Bring me sunshine: Attending the Intergen Rainbow Pride Festival at #WorldPride 2014

In what has already felt at times an overly commercial, and unnecessarily branded World Pride, it was a pleasure on a day trip to the islands in Toronto Harbor to bump into Pamela and Jason.

Jason dancing with one of the attendees
Jason dancing with one of the attendees

Pamela and Jason are workers at Sunshine Centre’s for Seniors – a wonderful organisation that seeks out isolated and frail seniors, including LGBT seniors, who are at risk for depression and need to be connected to a supportive community. Through the contacts and friendships seniors develop at Camp Sunshine, they form meaningful relationships which will enhance their quality of life and allow them to contribute to others.

A brief outline of what the  Sunshine Centres do
A brief outline of what the Sunshine Centres do

When we bumped into them Pamela and Jason were busy blowing up balloons and making decorations for their very first Inter-generational Rainbow Pride Festival the next day.  They were extremely kind to invite us back for the event itself.

The decorated space
The decorated space

I have to admit I was a little worried getting the ferry back to the island the next day. In my experience, events with vulnerable seniors – like events with vulnerable young people – are often cringe-worthy. Nothing could have been further from the truth.

Jazz with accompanying signing
Jazz with accompanying signing

The Rainbow Pride Festival was a joyous event full of food, music (outstanding live jazz ), a little politics, some great dancing. It was also – in terms of social mobility, ethnicity, gender and sexual diversity – the most inclusive World Pride event that I’ve been to despite many of it’s attendees being 60 or over (why that should have surprised me, put down to my own prejudices).

A diverse, inclusive, intergenerational mix of attendees and volunteers
A diverse, inclusive, intergenerational mix of attendees and volunteers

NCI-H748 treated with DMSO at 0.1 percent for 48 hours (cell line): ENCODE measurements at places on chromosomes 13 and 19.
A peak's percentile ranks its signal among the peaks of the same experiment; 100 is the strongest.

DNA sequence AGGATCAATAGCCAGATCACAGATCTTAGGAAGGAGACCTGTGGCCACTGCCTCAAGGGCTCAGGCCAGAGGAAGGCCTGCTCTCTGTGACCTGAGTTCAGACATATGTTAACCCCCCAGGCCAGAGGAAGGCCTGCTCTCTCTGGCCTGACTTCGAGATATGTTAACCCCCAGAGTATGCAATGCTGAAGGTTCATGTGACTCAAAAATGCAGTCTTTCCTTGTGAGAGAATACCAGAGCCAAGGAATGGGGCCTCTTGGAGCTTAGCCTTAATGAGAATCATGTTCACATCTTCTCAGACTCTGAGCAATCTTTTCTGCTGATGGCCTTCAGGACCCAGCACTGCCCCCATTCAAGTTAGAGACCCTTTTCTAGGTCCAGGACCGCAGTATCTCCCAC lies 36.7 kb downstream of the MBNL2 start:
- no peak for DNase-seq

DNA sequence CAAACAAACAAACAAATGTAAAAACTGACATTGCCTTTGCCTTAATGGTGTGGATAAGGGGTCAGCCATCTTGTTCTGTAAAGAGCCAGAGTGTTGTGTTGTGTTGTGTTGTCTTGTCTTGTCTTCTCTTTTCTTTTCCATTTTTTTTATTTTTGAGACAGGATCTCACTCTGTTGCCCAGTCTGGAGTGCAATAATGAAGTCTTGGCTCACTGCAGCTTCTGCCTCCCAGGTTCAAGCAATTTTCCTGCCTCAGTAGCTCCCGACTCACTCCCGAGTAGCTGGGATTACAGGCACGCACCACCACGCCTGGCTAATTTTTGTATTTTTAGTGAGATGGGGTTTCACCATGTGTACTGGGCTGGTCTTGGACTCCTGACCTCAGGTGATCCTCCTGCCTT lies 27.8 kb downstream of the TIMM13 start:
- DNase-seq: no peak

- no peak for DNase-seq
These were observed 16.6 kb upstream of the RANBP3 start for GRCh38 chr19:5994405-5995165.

Part of what I think made it so successful was the focus on intergenerational celebration. One of the most abiding, and damaging, barriers in gender and sexually diverse communities is the intergenerational barrier. That spectrum people of different generations have nothing to offer each other if they’re not interested in shagging each other. One of the really lovely images of the day was watching young people, draped in rainbow tat, gold lame or tutus, wandering around checking on food, drink or just having a chat or dance.

A group dance to 'Born this way'
A group dance to ‘Born this way’

Before we left (I had four Pride events to attend that day though none were as much fun as this), I had a quick chat with Pamela who is one of the senior workers at the Sunshine center. She was clear that part of the reason that they were able to do this was because of the money that came because of World Pride, but Toronto had guaranteed that money for a further three years. I couldn’t help but think that, as much as I find the branding of World Pride 2014 difficult, events like this make it worthwhile.

Best Pride decorations so far
Best Pride decorations so far

It also struck me that I can’t recollect a similar social benefit from the World Pride a couple of years ago  in London. Yet, it’s clear for many folks – the larger events at Pride festivals aren’t inclusive – whether due to age, family concerns, mental health issues, etc. There was also something about the back-to-basics inclusivity of the Rainbow Pride Festival that reminded me of Pride events I attended in the 1980’s where community came before the branded logo.

Welcome Sign to the Rainbow Pride Festival
Welcome Sign to the Rainbow Pride Festival

 

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